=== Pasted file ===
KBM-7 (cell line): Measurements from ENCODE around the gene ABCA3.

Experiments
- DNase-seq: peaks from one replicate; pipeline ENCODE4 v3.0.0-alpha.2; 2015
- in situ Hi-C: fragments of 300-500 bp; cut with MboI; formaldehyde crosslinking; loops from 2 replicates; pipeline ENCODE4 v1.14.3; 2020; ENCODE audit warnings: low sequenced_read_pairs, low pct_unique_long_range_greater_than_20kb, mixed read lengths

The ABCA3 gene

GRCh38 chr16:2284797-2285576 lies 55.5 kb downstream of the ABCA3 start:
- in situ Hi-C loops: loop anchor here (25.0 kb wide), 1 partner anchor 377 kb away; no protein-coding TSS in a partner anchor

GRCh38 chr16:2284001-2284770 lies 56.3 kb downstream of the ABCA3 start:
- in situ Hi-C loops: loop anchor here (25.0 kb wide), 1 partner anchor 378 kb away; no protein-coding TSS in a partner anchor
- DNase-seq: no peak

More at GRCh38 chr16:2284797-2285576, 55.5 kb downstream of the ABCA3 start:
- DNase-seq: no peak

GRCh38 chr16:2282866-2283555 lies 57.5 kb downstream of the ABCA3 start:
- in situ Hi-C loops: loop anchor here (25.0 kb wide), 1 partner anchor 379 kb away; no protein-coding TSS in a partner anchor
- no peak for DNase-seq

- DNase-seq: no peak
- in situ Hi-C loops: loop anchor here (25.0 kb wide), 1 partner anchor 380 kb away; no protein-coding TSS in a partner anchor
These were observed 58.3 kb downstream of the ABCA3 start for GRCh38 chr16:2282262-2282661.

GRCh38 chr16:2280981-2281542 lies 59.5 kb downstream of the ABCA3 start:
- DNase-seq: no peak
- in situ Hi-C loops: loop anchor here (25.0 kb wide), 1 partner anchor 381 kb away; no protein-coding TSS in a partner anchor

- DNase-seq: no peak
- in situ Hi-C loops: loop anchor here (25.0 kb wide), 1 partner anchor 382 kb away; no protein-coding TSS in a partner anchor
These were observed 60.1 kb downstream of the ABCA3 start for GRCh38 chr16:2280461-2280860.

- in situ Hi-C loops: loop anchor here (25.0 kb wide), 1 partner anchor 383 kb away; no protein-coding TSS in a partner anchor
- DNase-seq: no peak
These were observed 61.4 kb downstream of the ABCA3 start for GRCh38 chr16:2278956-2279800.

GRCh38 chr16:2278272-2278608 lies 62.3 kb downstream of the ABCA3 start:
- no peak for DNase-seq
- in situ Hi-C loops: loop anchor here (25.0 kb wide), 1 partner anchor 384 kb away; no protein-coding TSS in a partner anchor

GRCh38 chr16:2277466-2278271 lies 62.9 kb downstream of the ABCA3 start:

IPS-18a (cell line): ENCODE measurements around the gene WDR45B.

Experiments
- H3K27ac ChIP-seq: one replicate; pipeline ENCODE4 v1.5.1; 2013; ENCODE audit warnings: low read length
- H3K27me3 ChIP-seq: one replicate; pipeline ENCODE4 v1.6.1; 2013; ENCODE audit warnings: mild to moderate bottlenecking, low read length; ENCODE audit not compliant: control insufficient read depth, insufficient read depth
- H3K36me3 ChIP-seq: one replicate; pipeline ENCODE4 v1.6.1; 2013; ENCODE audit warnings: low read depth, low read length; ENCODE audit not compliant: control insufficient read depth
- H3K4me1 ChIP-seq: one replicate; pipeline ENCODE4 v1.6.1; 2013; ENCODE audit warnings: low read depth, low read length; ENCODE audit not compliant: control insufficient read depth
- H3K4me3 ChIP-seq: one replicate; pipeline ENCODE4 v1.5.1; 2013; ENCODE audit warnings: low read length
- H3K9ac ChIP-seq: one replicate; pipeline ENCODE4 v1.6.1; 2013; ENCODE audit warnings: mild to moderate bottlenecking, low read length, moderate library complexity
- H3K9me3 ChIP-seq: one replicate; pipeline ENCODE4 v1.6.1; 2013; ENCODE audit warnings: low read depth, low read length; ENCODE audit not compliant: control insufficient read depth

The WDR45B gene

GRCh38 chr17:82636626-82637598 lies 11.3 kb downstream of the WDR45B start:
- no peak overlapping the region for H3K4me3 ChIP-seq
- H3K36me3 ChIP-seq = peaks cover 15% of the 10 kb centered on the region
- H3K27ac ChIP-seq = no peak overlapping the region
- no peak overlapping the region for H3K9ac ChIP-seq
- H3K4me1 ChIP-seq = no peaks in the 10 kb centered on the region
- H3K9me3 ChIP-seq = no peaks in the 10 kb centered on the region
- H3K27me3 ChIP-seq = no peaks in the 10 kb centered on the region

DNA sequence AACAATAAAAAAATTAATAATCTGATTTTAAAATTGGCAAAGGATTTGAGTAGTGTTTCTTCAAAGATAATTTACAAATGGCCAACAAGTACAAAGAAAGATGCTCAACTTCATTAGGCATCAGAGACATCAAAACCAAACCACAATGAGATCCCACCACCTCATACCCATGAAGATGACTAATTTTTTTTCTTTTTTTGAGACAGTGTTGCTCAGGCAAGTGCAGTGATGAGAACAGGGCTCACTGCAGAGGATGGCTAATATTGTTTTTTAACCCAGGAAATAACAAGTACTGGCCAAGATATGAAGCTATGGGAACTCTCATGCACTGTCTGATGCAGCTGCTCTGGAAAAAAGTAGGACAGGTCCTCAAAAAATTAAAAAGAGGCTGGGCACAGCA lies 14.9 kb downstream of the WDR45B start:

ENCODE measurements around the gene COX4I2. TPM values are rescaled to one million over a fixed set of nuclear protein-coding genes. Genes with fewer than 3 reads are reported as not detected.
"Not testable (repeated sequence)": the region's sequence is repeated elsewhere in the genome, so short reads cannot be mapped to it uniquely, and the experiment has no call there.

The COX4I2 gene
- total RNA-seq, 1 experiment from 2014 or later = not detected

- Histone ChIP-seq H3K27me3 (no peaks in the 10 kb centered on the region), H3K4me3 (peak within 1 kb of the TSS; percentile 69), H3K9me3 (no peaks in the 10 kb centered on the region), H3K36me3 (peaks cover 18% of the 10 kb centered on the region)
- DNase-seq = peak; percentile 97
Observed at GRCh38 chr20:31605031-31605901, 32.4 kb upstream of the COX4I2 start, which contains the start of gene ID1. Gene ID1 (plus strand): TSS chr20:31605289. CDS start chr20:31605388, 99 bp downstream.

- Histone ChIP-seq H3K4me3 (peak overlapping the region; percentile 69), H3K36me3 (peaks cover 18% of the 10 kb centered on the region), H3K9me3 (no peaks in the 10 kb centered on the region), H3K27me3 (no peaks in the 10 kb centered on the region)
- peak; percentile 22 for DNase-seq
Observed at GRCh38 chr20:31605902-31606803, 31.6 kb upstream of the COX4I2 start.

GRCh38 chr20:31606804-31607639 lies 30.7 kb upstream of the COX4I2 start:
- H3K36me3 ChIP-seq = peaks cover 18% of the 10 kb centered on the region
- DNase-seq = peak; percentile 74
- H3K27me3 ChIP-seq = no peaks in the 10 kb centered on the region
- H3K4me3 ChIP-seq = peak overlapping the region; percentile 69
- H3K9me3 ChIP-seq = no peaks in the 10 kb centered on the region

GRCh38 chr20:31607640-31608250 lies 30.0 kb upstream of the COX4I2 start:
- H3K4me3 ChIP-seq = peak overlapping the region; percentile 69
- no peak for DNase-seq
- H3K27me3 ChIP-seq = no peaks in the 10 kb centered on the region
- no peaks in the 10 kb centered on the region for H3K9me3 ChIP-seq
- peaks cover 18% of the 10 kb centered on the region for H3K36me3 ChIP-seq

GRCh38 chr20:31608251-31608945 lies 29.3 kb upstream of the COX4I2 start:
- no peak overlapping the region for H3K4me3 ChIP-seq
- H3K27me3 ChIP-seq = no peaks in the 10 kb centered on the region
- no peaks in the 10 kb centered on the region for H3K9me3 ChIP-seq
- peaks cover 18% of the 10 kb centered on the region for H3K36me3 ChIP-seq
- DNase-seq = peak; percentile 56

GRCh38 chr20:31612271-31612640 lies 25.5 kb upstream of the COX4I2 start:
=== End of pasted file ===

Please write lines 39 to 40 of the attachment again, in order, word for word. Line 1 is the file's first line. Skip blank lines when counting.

- H3K9ac ChIP-seq: one replicate; pipeline ENCODE4 v1.6.1; 2013; ENCODE audit warnings: mild to moderate bottlenecking, low read length, moderate library complexity
- H3K9me3 ChIP-seq: one replicate; pipeline ENCODE4 v1.6.1; 2013; ENCODE audit warnings: low read depth, low read length; ENCODE audit not compliant: control insufficient read depth